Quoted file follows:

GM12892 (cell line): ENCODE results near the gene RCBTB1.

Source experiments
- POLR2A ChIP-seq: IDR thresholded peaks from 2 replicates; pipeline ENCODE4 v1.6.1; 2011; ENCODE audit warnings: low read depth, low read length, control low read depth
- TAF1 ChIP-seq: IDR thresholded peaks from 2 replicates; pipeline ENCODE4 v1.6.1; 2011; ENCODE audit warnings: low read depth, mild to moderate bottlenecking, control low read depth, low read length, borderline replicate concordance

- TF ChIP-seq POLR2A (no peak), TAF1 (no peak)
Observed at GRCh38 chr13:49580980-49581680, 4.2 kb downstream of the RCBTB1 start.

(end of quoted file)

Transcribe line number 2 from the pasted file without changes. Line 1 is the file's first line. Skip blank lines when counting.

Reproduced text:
Source experiments